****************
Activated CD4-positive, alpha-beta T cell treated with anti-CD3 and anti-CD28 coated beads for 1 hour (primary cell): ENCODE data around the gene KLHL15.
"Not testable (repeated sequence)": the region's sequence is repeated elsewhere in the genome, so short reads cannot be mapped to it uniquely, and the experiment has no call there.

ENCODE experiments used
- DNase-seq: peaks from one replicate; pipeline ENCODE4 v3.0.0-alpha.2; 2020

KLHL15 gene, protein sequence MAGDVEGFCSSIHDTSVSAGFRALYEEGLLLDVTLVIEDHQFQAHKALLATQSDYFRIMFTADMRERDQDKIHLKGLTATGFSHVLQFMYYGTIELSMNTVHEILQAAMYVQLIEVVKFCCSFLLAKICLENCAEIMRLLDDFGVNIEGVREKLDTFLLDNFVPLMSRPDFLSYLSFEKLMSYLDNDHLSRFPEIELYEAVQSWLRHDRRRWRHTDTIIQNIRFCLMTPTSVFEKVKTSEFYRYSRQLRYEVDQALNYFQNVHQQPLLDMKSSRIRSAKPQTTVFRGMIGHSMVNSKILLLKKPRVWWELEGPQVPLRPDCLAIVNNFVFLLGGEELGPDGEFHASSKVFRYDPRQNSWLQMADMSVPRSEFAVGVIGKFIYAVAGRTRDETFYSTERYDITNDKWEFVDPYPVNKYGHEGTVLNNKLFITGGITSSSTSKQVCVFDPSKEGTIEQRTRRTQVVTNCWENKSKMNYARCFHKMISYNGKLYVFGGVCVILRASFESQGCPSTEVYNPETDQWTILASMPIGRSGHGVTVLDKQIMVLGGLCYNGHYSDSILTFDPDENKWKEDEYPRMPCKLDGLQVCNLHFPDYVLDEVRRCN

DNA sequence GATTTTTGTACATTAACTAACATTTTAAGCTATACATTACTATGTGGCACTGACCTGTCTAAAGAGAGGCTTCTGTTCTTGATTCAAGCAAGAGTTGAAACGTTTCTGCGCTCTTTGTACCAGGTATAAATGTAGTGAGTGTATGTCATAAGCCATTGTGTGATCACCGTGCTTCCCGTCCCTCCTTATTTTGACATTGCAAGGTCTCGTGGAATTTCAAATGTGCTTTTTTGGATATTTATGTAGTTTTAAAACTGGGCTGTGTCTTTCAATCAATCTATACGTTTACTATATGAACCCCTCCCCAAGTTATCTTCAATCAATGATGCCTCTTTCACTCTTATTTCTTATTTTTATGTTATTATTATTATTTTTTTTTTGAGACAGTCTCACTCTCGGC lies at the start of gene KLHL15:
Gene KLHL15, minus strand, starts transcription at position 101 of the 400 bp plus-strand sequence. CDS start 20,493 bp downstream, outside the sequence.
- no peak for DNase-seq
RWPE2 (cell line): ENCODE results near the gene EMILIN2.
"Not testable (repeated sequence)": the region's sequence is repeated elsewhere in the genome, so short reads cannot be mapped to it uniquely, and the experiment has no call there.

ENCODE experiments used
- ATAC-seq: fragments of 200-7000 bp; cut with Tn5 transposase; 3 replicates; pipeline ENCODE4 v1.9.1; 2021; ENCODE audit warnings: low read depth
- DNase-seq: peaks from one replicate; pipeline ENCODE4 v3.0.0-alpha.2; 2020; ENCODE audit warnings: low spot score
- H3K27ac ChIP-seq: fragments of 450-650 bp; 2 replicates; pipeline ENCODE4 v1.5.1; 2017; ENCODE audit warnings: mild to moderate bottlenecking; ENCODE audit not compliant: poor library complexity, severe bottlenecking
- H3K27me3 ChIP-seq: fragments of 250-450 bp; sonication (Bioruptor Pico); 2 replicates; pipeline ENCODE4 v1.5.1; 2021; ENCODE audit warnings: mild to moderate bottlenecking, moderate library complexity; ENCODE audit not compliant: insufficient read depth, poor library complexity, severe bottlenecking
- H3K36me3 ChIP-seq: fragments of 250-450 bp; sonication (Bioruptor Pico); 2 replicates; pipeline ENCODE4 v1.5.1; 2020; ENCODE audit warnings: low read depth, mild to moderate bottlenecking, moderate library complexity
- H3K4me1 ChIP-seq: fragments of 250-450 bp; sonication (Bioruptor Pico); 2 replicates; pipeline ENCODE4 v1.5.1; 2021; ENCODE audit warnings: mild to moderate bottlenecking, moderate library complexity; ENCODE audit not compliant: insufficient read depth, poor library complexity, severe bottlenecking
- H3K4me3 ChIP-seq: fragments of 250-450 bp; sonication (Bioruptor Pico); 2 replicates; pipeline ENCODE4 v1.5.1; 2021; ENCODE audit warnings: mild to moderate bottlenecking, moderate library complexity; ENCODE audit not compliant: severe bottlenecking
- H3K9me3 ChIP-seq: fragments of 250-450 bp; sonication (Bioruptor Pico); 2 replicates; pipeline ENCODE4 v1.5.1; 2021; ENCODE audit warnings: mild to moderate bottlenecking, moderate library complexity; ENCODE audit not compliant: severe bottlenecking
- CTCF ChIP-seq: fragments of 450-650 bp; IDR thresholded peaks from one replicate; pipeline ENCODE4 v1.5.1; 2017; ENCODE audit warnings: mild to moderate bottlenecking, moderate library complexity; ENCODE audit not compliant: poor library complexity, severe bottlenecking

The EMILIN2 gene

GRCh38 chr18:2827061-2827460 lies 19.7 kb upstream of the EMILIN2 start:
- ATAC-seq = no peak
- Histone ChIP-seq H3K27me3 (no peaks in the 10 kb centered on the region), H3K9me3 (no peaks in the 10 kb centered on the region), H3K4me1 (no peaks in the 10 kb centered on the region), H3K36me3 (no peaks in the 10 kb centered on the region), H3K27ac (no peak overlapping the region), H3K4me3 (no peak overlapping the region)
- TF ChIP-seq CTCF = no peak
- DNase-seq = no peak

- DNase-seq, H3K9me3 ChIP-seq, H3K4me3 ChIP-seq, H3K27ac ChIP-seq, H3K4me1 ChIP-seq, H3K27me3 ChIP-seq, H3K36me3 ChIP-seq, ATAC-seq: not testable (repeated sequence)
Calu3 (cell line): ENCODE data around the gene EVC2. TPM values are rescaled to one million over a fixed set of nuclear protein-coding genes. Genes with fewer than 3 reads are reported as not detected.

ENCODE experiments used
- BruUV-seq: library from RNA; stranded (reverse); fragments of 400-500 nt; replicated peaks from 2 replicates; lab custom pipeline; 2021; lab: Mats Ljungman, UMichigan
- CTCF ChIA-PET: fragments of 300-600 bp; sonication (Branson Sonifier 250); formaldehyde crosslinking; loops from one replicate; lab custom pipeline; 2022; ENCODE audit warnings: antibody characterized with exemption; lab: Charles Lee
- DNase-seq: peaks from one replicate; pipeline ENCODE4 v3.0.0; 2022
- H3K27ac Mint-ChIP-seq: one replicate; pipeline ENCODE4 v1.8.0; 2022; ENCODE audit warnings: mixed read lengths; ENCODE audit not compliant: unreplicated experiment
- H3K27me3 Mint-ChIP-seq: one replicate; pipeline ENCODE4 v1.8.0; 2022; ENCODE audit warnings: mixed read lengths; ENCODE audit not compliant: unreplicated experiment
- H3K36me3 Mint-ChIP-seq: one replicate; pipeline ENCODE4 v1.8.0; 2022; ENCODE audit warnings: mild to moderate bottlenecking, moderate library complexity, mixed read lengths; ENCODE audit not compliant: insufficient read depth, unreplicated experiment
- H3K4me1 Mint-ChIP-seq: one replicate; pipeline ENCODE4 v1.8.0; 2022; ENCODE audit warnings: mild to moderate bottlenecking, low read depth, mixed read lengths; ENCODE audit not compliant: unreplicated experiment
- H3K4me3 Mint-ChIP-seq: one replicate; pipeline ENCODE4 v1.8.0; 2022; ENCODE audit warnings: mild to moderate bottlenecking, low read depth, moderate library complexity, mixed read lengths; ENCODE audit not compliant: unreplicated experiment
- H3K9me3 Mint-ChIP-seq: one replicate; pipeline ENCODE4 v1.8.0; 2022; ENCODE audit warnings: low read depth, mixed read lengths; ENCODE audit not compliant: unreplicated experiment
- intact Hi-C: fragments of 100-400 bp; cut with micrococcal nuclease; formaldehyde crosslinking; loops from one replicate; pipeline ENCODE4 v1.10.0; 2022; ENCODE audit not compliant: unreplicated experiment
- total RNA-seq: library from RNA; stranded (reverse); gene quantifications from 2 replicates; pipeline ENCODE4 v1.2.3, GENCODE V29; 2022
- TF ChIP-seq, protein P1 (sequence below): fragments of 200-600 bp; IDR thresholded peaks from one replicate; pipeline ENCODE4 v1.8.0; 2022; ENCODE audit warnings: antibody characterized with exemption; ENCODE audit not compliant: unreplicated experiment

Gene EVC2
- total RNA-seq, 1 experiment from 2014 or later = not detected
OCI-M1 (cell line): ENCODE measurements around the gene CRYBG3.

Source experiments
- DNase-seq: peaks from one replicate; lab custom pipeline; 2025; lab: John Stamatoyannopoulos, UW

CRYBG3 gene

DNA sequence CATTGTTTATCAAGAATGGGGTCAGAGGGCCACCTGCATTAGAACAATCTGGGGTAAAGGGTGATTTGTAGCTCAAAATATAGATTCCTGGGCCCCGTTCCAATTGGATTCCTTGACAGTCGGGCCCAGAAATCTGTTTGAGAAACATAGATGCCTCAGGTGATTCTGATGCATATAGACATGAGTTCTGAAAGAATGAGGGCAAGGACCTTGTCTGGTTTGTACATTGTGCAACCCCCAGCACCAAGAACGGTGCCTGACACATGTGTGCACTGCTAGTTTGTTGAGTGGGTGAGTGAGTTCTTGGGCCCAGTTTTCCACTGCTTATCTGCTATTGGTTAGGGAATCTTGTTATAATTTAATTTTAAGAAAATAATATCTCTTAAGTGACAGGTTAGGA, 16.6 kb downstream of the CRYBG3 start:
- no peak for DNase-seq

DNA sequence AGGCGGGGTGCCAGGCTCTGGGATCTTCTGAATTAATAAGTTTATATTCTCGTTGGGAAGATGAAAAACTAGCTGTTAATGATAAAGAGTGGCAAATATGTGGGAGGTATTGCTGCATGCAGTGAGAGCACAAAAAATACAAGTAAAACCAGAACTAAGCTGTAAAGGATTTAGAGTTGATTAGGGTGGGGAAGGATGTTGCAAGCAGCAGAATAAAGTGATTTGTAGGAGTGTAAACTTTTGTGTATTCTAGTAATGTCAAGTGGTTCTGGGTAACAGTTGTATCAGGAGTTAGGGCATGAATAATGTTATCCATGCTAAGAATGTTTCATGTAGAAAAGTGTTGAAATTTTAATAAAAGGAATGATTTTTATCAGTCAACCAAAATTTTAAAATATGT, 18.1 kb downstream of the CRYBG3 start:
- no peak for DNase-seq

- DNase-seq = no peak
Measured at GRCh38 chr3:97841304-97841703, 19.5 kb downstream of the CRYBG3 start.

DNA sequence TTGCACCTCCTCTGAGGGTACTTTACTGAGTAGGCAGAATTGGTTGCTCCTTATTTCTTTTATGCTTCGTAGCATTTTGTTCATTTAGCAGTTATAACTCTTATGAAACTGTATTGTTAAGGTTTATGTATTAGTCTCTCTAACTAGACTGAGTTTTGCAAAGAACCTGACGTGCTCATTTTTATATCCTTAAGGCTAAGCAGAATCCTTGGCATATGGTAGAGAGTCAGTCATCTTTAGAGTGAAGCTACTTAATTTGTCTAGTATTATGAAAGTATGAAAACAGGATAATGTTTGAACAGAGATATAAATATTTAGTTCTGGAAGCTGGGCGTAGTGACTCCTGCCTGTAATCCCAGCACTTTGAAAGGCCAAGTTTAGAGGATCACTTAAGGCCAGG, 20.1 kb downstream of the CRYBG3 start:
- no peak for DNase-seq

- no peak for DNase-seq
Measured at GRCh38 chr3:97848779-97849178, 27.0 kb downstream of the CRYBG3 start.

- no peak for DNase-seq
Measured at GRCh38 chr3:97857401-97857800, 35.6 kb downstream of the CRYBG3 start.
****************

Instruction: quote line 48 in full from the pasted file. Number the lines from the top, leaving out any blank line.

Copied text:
DNA sequence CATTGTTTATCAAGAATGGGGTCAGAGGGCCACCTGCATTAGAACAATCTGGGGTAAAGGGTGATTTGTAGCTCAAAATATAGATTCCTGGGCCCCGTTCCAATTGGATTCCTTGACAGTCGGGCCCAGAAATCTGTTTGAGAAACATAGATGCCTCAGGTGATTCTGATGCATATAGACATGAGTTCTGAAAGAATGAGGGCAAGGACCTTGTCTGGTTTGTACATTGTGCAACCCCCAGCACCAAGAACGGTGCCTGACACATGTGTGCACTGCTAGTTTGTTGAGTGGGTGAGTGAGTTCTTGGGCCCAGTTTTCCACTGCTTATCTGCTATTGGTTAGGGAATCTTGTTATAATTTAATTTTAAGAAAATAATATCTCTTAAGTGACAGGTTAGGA, 16.6 kb downstream of the CRYBG3 start: